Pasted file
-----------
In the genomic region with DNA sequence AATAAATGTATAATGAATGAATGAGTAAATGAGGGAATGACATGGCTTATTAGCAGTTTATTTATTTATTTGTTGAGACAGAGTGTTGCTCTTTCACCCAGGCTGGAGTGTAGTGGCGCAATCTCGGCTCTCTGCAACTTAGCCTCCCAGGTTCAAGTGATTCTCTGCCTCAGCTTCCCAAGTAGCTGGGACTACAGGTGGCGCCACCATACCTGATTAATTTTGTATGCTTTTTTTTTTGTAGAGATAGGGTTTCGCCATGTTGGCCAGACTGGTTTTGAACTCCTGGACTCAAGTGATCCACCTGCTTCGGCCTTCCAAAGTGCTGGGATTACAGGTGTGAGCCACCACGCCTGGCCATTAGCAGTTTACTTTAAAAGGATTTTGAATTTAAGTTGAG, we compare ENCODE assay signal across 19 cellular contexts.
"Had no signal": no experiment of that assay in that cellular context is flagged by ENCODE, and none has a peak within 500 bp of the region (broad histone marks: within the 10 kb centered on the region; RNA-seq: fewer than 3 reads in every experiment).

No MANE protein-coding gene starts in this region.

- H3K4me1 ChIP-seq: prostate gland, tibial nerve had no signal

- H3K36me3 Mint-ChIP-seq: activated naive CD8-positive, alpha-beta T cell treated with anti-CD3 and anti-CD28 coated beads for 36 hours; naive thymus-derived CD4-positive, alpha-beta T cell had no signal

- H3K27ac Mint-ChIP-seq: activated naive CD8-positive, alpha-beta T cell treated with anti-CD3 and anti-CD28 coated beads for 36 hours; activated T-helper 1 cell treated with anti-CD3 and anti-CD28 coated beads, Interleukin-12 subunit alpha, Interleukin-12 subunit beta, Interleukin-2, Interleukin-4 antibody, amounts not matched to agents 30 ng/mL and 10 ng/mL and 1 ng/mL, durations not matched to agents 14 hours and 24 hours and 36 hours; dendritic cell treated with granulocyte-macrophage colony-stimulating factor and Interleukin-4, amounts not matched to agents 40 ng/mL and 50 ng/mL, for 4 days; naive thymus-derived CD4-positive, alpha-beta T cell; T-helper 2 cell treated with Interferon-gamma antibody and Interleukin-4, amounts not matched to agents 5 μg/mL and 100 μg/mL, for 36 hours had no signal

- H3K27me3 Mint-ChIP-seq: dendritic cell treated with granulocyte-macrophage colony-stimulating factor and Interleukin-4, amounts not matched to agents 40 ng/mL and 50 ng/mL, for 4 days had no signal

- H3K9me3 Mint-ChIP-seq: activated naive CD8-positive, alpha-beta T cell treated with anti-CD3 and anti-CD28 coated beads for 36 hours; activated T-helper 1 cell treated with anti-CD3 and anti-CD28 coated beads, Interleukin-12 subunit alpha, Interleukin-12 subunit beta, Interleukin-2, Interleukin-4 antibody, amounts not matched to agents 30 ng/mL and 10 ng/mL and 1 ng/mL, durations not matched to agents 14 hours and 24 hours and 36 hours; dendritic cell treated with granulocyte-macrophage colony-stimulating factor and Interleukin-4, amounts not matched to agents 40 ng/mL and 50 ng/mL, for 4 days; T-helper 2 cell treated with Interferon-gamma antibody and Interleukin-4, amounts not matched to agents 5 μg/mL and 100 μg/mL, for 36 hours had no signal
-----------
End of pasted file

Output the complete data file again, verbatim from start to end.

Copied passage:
In the genomic region with DNA sequence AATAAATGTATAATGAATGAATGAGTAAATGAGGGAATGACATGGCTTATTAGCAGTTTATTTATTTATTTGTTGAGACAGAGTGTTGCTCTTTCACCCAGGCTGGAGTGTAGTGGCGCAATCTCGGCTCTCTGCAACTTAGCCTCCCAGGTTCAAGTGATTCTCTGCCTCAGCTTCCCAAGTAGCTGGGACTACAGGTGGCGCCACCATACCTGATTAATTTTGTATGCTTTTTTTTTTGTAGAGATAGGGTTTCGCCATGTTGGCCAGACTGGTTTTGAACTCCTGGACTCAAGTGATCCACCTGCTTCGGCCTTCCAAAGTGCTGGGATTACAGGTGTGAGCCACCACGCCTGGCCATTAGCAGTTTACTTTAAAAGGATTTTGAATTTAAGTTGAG, we compare ENCODE assay signal across 19 cellular contexts.
"Had no signal": no experiment of that assay in that cellular context is flagged by ENCODE, and none has a peak within 500 bp of the region (broad histone marks: within the 10 kb centered on the region; RNA-seq: fewer than 3 reads in every experiment).

No MANE protein-coding gene starts in this region.

- H3K4me1 ChIP-seq: prostate gland, tibial nerve had no signal

- H3K36me3 Mint-ChIP-seq: activated naive CD8-positive, alpha-beta T cell treated with anti-CD3 and anti-CD28 coated beads for 36 hours; naive thymus-derived CD4-positive, alpha-beta T cell had no signal

- H3K27ac Mint-ChIP-seq: activated naive CD8-positive, alpha-beta T cell treated with anti-CD3 and anti-CD28 coated beads for 36 hours; activated T-helper 1 cell treated with anti-CD3 and anti-CD28 coated beads, Interleukin-12 subunit alpha, Interleukin-12 subunit beta, Interleukin-2, Interleukin-4 antibody, amounts not matched to agents 30 ng/mL and 10 ng/mL and 1 ng/mL, durations not matched to agents 14 hours and 24 hours and 36 hours; dendritic cell treated with granulocyte-macrophage colony-stimulating factor and Interleukin-4, amounts not matched to agents 40 ng/mL and 50 ng/mL, for 4 days; naive thymus-derived CD4-positive, alpha-beta T cell; T-helper 2 cell treated with Interferon-gamma antibody and Interleukin-4, amounts not matched to agents 5 μg/mL and 100 μg/mL, for 36 hours had no signal

- H3K27me3 Mint-ChIP-seq: dendritic cell treated with granulocyte-macrophage colony-stimulating factor and Interleukin-4, amounts not matched to agents 40 ng/mL and 50 ng/mL, for 4 days had no signal

- H3K9me3 Mint-ChIP-seq: activated naive CD8-positive, alpha-beta T cell treated with anti-CD3 and anti-CD28 coated beads for 36 hours; activated T-helper 1 cell treated with anti-CD3 and anti-CD28 coated beads, Interleukin-12 subunit alpha, Interleukin-12 subunit beta, Interleukin-2, Interleukin-4 antibody, amounts not matched to agents 30 ng/mL and 10 ng/mL and 1 ng/mL, durations not matched to agents 14 hours and 24 hours and 36 hours; dendritic cell treated with granulocyte-macrophage colony-stimulating factor and Interleukin-4, amounts not matched to agents 40 ng/mL and 50 ng/mL, for 4 days; T-helper 2 cell treated with Interferon-gamma antibody and Interleukin-4, amounts not matched to agents 5 μg/mL and 100 μg/mL, for 36 hours had no signal